My favorite part is the smell–oh, the smell! The way pan de sal smells when it's cooking in the oven is such a comforting experience. I also enjoy watching it rise. It starts out so small and then as the dough rises it gets so big. The entire process is very fulfilling.
Before: These balls of pan de sal dough are ready to be put in the oven.
After: Aunty Dees pan de sal really puffs up while it is baking.
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How does pan de sal bring the Filipino community together?
Pan de sal is a shared experience for us, and I'm happy our bakery can be that place for Filipinos living in Los Angeles. I have never met a Filipino person who hasn’t tasted pan de sal! Most people I know would rather go every morning to the local bakery instead of making their own–and we keep that same tradition here in L.A.
We open at 7:30 am, and there are usually people already waiting in line, usually in their jammies waiting to get their pan de sal. After they get their pan de sal, they go home and have breakfast. I’m proud Aunty Dees has become the local neighborhood bakery for Filipinos in the community. Although, it’s not just Filipinos who come here and enjoy our pan de sal, everyone does! And while pan de sal is our number one seller, there are many other traditional baked goods on Aunty Dees menu as well.
When making these ube filled ensaimada, Greg spreads a long line of ube paste down each sheet of dough. He then folds it over pinching the top so they look as good as they taste.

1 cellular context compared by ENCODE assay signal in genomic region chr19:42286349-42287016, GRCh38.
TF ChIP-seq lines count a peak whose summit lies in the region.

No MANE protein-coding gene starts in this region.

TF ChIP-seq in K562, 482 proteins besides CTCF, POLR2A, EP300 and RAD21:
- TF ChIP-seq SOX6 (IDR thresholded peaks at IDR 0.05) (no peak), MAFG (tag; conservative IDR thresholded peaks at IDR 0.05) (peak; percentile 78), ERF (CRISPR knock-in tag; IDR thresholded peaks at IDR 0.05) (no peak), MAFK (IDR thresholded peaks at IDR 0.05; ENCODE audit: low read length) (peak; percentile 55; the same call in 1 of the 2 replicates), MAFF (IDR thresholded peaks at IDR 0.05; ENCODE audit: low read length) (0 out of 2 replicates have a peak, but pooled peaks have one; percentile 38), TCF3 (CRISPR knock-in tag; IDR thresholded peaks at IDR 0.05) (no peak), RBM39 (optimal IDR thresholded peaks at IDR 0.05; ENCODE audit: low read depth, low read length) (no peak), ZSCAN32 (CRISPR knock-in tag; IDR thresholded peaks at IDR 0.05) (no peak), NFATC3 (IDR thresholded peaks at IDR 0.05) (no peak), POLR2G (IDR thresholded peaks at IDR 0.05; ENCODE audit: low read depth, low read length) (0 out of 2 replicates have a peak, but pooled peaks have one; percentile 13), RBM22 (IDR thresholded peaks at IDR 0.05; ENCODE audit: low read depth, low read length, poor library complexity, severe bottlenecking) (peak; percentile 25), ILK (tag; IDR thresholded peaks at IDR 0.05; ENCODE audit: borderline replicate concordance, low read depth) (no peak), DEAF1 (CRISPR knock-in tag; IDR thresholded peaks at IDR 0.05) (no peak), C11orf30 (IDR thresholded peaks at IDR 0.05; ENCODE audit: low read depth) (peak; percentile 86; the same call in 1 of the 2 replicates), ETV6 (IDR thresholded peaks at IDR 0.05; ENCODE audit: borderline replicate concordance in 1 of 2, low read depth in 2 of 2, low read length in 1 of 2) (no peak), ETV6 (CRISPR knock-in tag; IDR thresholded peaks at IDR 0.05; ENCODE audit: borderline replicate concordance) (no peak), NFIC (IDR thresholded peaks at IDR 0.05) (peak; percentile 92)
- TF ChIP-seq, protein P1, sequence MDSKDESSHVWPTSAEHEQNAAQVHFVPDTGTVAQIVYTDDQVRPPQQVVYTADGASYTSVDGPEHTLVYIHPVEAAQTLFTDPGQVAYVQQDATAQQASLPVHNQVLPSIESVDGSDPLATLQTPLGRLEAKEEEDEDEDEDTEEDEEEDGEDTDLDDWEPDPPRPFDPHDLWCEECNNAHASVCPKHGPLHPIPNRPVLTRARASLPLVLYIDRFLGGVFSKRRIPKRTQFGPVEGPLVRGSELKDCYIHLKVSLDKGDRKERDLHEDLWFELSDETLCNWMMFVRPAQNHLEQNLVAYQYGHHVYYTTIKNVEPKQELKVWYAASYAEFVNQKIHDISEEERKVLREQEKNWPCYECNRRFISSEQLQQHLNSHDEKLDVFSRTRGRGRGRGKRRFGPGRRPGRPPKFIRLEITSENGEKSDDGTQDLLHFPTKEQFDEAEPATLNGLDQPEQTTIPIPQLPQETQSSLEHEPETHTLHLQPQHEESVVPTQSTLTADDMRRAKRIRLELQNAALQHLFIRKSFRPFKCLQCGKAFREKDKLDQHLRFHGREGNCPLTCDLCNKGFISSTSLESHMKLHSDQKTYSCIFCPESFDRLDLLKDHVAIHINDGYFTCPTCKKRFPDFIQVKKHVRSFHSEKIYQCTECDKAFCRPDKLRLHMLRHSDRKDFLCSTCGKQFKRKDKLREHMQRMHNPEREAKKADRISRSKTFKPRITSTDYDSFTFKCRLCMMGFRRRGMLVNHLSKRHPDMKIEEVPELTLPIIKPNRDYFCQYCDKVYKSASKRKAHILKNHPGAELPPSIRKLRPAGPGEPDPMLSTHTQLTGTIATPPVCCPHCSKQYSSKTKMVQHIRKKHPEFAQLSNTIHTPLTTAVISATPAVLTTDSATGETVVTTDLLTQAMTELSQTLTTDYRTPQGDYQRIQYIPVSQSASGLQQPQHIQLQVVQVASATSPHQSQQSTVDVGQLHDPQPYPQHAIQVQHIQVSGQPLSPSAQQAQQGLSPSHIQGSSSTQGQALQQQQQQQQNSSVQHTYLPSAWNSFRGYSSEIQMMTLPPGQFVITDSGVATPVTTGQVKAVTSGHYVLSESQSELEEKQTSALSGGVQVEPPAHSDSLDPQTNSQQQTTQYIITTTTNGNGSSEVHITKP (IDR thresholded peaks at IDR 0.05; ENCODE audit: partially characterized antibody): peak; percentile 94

Fresh from the oven, ube ensaimadas are ready to be topped with butter and enjoyed.
When making Aunty Dees chicken empanadas, the dough is pressed into the perfect size and shape using this machine.
A generous scoop of chicken and vegetable filling is placed in the center of the dough before each empanada is sealed.
Siopao are dumplings that originate from China but have long been incorporated into traditional Filipino cuisine.
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What are ways that Aunty Dees Pan de Manila brings folks from non-Filipino backgrounds together?
The Philippines has a rather strong connection with China, so we see members of the Chinese community in Los Angeles enjoying our food too. One traditional dish we serve is siopao, which originated in China. Because the Philippines does a lot of trade with China, there are many Chinese Filipinos, it's a dish we have adopted into Filipino culture.
EXPLORE MORE FROM Auntie Dees Pan de Manila
To see what’s cooking at Auntie Dees Pan de Manila, visit their Facebook account or visit their bakery, located in Los Angeles at 3756 W Ave 40 Ste 1G Los Angeles, CA 90065.
SHARE YOUR L.A. BREAD STORIES
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Following the success of Kneaded: L.A. Bread Stories, we're celebrating the history, heritage, and communities of Los Angeles through the lens of different cultural traditions. This year, L.A. at Play highlights the vibrant and visionary work of artisans who fabricate dolls and figurines using a variety of techniques and materials.